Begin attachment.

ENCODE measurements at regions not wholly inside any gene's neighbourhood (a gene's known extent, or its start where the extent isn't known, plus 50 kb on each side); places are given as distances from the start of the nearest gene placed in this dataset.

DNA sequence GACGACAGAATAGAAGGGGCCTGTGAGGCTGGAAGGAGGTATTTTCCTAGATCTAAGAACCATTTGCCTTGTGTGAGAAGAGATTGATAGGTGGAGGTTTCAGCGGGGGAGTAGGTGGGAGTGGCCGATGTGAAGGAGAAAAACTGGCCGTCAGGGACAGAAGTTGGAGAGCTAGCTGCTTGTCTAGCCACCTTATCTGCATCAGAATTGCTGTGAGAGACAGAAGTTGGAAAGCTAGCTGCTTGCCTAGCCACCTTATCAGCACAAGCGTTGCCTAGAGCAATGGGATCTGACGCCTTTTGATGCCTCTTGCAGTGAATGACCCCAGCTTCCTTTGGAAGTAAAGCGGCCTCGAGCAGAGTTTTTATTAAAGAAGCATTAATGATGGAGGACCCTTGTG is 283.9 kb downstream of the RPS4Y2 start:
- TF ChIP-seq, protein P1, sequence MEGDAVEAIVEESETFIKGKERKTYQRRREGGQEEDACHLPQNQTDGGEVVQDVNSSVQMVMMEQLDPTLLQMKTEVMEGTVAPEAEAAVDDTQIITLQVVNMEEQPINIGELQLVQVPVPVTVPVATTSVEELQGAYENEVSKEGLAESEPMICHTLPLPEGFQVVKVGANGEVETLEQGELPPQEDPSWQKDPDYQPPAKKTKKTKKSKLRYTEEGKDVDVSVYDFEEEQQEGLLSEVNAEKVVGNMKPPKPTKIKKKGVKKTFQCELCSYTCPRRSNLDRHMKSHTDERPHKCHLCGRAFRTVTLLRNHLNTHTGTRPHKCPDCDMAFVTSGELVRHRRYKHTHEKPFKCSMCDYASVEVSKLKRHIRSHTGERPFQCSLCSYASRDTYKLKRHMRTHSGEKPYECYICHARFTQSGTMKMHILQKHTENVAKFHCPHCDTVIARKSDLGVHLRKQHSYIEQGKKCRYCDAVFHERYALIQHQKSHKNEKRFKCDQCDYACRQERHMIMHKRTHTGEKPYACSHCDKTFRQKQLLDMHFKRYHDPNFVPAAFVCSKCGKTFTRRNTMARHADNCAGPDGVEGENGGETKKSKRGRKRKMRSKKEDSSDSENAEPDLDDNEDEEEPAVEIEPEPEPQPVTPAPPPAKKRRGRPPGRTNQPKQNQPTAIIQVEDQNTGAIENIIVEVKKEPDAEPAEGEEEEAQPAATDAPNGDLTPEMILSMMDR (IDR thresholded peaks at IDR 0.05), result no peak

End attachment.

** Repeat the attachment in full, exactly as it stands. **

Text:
ENCODE measurements at regions not wholly inside any gene's neighbourhood (a gene's known extent, or its start where the extent isn't known, plus 50 kb on each side); places are given as distances from the start of the nearest gene placed in this dataset.

DNA sequence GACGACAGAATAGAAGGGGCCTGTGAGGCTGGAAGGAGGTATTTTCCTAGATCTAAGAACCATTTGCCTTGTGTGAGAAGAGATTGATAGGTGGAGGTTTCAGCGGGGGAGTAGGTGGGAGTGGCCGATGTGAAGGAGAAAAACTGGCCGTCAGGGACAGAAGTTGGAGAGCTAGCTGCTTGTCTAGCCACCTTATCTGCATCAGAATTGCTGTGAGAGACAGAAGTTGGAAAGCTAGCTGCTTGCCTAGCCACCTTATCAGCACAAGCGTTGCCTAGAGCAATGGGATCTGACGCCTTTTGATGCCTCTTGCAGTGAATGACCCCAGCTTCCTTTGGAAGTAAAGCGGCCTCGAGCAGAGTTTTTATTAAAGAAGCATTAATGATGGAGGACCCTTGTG is 283.9 kb downstream of the RPS4Y2 start:
- TF ChIP-seq, protein P1, sequence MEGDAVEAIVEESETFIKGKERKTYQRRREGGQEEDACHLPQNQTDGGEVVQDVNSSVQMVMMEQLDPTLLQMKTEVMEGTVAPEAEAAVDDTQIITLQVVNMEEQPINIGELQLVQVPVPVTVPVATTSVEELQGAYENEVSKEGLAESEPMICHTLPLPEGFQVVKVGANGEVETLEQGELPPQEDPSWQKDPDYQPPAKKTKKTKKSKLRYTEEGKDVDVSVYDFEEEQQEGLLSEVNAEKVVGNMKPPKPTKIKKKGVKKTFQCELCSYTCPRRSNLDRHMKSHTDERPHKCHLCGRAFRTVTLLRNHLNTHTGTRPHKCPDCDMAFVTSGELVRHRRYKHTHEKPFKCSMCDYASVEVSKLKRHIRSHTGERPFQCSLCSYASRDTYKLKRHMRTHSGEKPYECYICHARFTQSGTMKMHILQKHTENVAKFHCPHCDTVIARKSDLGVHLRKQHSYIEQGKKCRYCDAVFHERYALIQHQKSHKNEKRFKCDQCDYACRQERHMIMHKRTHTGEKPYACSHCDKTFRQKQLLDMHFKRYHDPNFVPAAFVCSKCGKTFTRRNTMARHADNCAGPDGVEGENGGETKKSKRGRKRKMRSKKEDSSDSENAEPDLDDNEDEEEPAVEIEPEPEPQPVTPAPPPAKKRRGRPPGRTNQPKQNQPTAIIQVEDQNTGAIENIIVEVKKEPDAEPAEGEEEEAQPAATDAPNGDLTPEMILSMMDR (IDR thresholded peaks at IDR 0.05), result no peak